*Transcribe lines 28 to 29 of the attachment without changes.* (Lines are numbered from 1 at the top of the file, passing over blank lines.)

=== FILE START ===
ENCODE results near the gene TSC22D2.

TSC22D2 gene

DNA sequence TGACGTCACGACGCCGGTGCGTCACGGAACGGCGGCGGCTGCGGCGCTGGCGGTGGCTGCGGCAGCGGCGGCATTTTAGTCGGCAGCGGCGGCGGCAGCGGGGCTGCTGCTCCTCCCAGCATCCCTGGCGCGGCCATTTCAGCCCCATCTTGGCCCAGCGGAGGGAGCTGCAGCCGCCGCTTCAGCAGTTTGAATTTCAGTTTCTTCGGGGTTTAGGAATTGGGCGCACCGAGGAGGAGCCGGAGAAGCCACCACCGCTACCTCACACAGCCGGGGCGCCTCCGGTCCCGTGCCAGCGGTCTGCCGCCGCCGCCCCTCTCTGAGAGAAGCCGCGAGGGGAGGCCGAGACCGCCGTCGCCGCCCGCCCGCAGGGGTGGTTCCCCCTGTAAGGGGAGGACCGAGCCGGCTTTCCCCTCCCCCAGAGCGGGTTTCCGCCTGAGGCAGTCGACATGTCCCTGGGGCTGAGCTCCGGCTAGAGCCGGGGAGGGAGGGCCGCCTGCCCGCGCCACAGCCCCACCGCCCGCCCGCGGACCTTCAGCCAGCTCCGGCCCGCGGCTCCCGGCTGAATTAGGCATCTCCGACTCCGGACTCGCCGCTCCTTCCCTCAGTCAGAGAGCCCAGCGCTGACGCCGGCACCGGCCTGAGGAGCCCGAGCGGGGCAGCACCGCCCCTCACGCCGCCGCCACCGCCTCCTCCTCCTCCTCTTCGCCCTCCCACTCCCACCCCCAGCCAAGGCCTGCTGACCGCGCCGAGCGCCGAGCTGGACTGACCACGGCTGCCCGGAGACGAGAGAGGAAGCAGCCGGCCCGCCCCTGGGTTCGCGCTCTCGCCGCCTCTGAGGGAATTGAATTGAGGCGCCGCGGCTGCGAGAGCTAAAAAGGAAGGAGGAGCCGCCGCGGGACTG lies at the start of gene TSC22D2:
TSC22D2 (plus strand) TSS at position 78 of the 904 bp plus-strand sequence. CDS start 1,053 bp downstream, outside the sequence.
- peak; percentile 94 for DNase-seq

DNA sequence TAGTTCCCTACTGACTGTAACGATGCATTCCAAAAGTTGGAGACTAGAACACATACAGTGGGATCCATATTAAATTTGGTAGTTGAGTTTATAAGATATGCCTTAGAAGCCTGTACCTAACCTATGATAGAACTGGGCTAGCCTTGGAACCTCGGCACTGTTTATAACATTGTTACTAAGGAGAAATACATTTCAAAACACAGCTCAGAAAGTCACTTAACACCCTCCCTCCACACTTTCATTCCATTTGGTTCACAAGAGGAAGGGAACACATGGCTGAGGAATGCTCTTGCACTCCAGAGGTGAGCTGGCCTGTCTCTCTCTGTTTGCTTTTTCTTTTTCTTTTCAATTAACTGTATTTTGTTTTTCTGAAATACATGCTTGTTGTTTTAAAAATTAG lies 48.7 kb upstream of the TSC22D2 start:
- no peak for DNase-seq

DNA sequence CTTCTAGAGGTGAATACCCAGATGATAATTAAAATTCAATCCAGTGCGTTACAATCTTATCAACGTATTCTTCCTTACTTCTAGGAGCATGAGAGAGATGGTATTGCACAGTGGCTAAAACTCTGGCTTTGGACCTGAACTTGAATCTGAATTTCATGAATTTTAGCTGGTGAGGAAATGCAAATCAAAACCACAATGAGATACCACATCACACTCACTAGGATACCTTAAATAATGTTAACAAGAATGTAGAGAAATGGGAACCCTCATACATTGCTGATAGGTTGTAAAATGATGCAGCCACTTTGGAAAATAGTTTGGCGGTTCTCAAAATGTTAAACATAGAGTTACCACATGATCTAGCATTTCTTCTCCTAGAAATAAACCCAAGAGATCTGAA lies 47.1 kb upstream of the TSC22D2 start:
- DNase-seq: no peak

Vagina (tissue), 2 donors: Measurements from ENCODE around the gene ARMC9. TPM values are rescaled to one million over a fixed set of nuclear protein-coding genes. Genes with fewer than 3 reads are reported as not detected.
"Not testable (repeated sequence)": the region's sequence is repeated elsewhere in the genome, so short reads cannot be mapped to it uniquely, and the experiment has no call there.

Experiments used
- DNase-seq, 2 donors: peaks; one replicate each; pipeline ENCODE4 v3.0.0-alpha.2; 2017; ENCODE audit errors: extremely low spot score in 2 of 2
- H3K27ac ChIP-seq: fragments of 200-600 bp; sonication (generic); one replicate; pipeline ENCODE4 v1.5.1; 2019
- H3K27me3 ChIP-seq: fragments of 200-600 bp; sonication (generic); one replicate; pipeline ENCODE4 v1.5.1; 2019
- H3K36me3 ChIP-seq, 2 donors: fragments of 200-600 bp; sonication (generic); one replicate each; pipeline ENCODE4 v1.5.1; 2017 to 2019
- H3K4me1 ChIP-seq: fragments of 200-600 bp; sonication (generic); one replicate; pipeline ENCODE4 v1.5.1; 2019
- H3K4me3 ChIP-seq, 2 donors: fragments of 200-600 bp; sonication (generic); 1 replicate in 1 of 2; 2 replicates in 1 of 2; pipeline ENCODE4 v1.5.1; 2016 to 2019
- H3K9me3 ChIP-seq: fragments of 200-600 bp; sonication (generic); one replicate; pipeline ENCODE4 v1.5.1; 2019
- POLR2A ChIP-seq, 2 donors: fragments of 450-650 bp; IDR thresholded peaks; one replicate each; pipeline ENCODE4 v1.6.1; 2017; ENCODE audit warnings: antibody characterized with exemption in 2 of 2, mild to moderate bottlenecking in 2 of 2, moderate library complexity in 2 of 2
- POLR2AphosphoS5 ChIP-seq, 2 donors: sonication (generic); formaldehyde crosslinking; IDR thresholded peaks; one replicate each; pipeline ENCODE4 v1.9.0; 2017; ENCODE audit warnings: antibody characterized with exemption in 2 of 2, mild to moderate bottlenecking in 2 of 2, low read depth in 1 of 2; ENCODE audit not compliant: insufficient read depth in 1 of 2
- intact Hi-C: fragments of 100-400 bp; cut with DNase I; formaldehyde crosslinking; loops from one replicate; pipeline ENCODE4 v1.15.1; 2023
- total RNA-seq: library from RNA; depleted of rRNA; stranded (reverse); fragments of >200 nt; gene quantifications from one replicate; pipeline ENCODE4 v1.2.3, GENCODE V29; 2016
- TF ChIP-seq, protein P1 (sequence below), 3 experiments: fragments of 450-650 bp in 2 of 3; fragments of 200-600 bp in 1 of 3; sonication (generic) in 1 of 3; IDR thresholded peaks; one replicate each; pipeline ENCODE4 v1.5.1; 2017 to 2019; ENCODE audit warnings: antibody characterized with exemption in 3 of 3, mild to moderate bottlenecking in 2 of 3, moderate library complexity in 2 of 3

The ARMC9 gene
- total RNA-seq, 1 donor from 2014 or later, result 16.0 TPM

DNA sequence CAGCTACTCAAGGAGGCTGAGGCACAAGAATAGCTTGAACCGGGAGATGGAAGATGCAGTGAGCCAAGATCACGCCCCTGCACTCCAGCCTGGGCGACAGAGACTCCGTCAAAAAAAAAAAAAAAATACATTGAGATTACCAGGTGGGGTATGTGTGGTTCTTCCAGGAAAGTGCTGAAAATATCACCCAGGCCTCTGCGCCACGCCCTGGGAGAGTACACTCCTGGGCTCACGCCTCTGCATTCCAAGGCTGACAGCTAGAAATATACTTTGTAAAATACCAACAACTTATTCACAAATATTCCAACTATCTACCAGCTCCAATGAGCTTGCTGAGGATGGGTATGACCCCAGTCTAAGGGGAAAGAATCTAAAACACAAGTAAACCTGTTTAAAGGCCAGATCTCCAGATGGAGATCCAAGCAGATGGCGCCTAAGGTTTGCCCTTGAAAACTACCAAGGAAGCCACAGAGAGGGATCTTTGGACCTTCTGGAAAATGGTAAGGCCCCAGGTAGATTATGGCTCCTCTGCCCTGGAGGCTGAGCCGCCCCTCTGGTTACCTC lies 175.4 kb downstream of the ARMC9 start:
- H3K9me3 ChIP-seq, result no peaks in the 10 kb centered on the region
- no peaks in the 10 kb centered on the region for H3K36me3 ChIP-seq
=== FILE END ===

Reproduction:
- H3K9me3 ChIP-seq, result no peaks in the 10 kb centered on the region
- no peaks in the 10 kb centered on the region for H3K36me3 ChIP-seq